Aaron Cohn

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What to Do with Practice Exam Number 2

When you’re taking an LSAT class, the second practice test you take can be a bit scary. You’ve been learning new things and practicing applying them to LSAT questions, but now all of a sudden there’s a test. With a time limit. You get a score. It’s a bit intimidating, and since many Blueprint LSAT classes are having their second practice exam this weekend it’s a good time to discuss what to expect. How should you interpret this test?

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Will the LSAT switch to an adaptive model like the GMAT or GRE?

Earlier this week, we covered the news that LSAC is testing out the administration of a digital LSAT. Today, let’s wildly speculate about what this means for the future of the LSAT. Specifically, could the LSAT of the future be a computer-adaptive test like the GMAT and GRE? LSAC has definitely studied the possibility.

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Some Real Talk on Student Loans

Student loans are in the news again. This time, Secretary of Education Betsy DeVos has announced that her department is rescinding some policies issued by the Obama administration. It’s all a bit complicated, but the rescinded policies were aimed at changing how student loans are serviced, with some emphasis on protecting borrowers by ensuring adequate customer service.

It’s hard to tell exactly how the new approach will shake out. But let this be a reminder: student loans are something to approach very carefully. Lenders aren’t on your side. In today’s environment, only you can protect yourself.

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Early LSAT Check-In: What Is and Isn’t Important after the First Few Lessons

Blueprint classes for the June LSAT are underway—most students are a few lessons in at this point. If you’re studying for the June LSAT, let’s talk about what should and shouldn’t be important at this point.

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The Stress Test: Managing Your LSAT-Induced Anxiety

Law school can be stressful. That’s not a surprise. The LSAT is a high-stakes test you need to take to get into law school, so it shouldn’t be a surprise that LSAT prep can be stressful, too. A little bit of stress is normal. But too much stress is really bad, dangerous even. Let’s talk about keeping perspective as you study for the LSAT.


The LSAT and the GRE, from a Jedi Master who’s taught both.

Starting next cycle, Harvard Law School will accept the GRE. If you want to apply, you’ll be able to choose between the GRE and the LSAT. It just so happens that once upon a time I used to teach the GRE. So let’s run through the differences between the GRE and the LSAT.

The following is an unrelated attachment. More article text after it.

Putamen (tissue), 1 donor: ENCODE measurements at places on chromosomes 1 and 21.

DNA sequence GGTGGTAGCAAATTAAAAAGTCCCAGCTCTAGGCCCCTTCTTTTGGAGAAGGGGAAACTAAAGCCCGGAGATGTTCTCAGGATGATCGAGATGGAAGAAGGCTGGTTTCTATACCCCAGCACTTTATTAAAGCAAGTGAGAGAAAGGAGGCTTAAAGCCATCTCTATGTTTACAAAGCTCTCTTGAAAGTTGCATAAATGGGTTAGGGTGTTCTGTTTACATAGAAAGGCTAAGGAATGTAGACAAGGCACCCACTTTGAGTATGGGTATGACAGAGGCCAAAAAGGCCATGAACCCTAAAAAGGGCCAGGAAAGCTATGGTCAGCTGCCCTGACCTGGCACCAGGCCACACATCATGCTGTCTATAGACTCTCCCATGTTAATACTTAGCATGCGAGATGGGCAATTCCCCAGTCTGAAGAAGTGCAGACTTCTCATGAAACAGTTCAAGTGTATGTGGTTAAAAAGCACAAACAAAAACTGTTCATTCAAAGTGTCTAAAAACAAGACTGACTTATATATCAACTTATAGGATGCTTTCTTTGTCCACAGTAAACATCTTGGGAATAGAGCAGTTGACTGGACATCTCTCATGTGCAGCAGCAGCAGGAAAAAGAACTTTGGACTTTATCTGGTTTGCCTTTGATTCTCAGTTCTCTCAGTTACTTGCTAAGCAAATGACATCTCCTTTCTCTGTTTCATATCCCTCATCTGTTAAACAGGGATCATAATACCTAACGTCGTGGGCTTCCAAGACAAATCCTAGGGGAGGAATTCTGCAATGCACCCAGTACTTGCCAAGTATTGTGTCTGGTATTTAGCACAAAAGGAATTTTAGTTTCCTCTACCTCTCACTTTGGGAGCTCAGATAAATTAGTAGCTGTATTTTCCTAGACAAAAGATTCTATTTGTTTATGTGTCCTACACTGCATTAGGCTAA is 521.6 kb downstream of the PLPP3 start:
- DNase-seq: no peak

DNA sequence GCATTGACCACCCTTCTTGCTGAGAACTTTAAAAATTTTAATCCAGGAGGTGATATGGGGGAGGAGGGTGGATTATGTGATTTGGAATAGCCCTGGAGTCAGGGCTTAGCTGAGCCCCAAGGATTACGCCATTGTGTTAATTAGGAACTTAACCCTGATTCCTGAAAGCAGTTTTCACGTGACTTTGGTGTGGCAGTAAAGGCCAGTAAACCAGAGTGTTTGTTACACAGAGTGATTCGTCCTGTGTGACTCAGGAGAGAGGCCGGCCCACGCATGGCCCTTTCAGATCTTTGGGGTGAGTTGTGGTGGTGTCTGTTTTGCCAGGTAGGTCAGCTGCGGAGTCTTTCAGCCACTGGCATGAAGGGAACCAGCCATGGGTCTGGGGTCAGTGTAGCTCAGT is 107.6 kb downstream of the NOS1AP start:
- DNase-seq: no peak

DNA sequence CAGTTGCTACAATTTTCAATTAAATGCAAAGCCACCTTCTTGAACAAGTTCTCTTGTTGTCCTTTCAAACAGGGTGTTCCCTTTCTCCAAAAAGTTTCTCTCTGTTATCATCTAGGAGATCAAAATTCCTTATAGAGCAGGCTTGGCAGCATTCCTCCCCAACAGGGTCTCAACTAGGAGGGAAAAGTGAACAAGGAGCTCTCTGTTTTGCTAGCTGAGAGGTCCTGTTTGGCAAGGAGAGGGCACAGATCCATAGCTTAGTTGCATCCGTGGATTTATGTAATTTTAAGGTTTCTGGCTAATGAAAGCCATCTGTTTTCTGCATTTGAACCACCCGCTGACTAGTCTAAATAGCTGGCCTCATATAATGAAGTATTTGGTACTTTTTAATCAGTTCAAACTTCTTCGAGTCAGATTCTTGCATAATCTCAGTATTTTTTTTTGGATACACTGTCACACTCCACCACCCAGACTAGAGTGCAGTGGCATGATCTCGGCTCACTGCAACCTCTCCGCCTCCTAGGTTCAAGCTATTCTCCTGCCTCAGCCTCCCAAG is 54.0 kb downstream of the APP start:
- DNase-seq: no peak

The GRE has math.

Math! It’s high-school level math. No calculus or anything. But it’s still math.

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Read this to avoid June LSAT gloom.

Blueprint classes for the June LSAT are getting started soon (a few are already underway). It’s a good time to talk about where the June LSAT puts you in terms of the law school application cycle.

If you’re taking the June LSAT, you’re looking at applying to law school this fall to start in fall 2018. Application deadlines for fall 2017 have come and gone. Law schools made some exceptions to their deadlines when applications were falling and they were desperate for students, but it looks like applications are on the way up right now.

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What’s the matter with Cal?

Remember the name Milo Yiannopoulos? Before some comments about pederasty caused him to fade from public view, there was a big kerfuffle on an evening when he was supposed to speak at UC Berkeley. Protestors and so-called black block anarchists took to the streets. There was chaos. Windows were smashed.

The campus called off the event for public safety reasons. Instead of speaking to a roomful of college kids, Yiannopoulos got to cry to Fox News about how so-called liberals were interfering with his right to free speech. I’m sure he was soooo disappointed.

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A month ’til spring classes? But I wanna study now!

If you’re taking a Blueprint LSAT class, you may be wondering what you should be doing before class starts. You don’t need to do anything to prepare — the class is designed to take you from LSAT nobody to LSAT expert. So if you’d like to just pretend the LSAT isn’t coming up until your class starts, that’s fine. But if you’d like to get a head start, that’s fine, too. It certainly can’t hurt. Here are some ideas.

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How law school got its groove back. Or didn’t.

Did you hear that applications to Hofstra University’s law school have nearly doubled in a year? No? Well, it’s true. Of course, it’s fallacious to assume that one law school on Long Island is representative of what’s happening in general — I’d argue it’s generally a bad idea to extrapolate from Long Island to the